Research News

Jul 25, 2023

  • Science

Male medaka fish cleverly regulates sperm volume by recognizing rival males behavior!

A study conducted by Specially Appointed Assistant Professor Yuki Kondo, Professor Satoshi Awata, and Specially Appointed Professor Masanori Kohda of the Graduate School of Science, Osaka Metropolitan University, and Professor Yasunori Koya of the Faculty and Graduate School of Education, Gifu University, has elucidated how the sperm volume of male medaka fish found in southern Japan, adjusts in response to the presence and behavior of rival males.


                Spawning of the southern medaka fish

In this study, three experimental conditions were set up to observe the mating behavior of the fish in detail, and the amount of sperm produced during such behavior (see figure below).

              The female, focal male and rival male are represented in white, dark grey and pale grey, respectively

Condition 1: Direct interaction with rival male inside the same compartment.
Condition 2: Visual interaction with rival male (rival male in a different compartment).
Condition 3: No rival male.

In condition 1, two patterns of participation of the rival male in spawning were observed. The first pattern was simultaneous sperm release, in which the rival male joined the spawning pair and all three released eggs and sperm simultaneously. The second pattern was post-spawn sperm release, in which the rival male released his sperm toward the female on whose abdomen the eggs hung after she had finished spawning. In the first case of simultaneous sperm release, two other patterns were observed when the rival male interfered with the female’s spawning before releasing eggs and sperm. The first was a successful disruption by the rival male that resulted in the paired male and female being separated. While the second was an unsuccessful disruption in which the rival male did not separate the pair.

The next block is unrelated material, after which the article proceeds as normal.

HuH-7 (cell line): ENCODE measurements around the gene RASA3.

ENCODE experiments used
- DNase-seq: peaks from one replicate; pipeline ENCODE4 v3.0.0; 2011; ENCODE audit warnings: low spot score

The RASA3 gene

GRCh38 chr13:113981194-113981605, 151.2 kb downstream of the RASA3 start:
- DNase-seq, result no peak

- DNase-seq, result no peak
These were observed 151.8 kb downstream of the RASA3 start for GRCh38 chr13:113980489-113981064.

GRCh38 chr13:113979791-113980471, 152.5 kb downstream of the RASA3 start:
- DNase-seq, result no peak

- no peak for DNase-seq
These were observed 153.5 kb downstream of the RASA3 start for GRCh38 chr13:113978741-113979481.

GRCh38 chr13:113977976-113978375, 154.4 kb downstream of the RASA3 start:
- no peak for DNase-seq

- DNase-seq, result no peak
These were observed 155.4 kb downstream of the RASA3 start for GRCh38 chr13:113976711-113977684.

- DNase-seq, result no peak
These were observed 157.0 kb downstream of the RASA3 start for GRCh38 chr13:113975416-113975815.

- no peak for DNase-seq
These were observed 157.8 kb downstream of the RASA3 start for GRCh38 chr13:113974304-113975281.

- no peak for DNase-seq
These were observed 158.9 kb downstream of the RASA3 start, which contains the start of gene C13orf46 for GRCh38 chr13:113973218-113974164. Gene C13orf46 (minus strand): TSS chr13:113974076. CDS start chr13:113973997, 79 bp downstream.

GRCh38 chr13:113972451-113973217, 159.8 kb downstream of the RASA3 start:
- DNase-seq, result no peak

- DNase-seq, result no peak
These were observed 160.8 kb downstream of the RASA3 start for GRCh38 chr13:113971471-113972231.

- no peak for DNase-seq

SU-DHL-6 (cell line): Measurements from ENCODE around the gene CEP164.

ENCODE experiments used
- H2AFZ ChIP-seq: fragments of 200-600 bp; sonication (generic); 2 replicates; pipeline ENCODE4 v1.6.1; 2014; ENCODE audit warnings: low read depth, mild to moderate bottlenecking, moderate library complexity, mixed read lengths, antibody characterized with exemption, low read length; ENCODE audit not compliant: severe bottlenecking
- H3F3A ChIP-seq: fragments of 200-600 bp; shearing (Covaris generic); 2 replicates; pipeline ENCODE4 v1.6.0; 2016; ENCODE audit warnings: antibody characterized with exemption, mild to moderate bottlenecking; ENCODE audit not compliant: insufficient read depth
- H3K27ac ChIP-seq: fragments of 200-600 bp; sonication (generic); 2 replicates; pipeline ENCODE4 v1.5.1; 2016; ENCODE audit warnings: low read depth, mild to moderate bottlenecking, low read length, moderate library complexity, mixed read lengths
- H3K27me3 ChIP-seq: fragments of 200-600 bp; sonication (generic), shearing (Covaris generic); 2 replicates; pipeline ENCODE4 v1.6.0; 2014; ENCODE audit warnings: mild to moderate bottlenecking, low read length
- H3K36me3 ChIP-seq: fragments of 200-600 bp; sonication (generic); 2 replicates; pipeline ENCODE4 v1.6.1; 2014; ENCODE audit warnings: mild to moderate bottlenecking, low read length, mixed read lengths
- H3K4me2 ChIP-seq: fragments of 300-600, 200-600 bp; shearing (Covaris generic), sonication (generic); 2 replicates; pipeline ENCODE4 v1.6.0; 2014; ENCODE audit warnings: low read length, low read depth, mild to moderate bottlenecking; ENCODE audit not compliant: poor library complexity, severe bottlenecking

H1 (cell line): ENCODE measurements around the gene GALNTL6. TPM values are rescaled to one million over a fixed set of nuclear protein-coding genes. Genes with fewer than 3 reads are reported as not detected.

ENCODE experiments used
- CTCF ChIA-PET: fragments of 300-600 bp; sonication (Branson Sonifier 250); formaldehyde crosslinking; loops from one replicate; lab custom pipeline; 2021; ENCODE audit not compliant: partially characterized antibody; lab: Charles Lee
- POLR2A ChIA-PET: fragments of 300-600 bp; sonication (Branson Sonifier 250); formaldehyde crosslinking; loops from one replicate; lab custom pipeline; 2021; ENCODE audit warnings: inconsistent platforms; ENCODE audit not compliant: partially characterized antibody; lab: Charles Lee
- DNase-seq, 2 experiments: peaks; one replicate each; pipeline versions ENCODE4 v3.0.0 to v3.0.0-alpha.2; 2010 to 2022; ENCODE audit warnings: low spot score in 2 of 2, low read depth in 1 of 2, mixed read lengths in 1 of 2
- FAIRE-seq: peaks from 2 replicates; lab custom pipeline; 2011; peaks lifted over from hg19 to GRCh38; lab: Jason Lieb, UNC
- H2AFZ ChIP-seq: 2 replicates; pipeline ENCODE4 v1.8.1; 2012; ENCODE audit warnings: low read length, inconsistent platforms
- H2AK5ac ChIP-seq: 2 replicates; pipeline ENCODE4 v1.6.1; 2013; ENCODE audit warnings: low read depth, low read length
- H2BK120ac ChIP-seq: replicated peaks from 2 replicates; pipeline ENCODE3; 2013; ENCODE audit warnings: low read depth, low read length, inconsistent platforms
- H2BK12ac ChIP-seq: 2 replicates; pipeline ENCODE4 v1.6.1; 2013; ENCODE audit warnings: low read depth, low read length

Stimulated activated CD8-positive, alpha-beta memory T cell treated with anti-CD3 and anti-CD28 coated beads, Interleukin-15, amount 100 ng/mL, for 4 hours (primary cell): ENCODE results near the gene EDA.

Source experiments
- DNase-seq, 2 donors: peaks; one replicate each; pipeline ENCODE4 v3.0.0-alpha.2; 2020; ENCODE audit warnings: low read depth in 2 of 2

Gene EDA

Studies of the sperm volume of the males in each pattern revealed that the focal male did not change his sperm volume when the rival male was a visual cue or even when the males were in direct contact with each other. It only changed when there was simultaneous sperm release after the rival male successfully disrupted.

Previously, male fish, including the medaka, were thought to visually detect the presence of rivals and allocate their sperm volume, but the results of this study show that the medaka is more flexible than expected in allocating sperm volume depending on the situation. Future studies should investigate whether males allocate the amount of sperm released differently depending on the situations. Because the medaka is a potential model for studying sperm allocation during external fertilization, it is expected that the physiological, genetic, and cognitive mechanisms involved in sperm allocation during fertilization strategies can be elucidated in the future.

The results of this research were published online June 10, 2023 in the international journal Animal Behavior.


This study was funded by the Japan Society for the Promotion of Science (JSPS) KAKENHI (22K20666 to Y. Kondo.,20K20630 to M. K. and 17K19518 to S. A.) and an OCU Strategic

Paper Information

Journal Animal Behaviour
Title Sperm allocation in relation to male–male aggression and courtship in an externally fertilizing fish, the medaka

Yuki Kondo, Masanori Kohda, Yasunori Koya, Satoshi Awata


Reference: Laboratory of Animal Sociology, Osaka Metropolitan University Web site (Japanese)

Research contact

Graduate School of Science, Osaka Metropolitan University
Professor Satoshi Awata
TEL: 06-6605-2607
E-mail: sa-awata [at]

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Media contact

Public Relations Division, Osaka Metropolitan University
TEL: 06-6605-3411
E-mail: koho-list[at]

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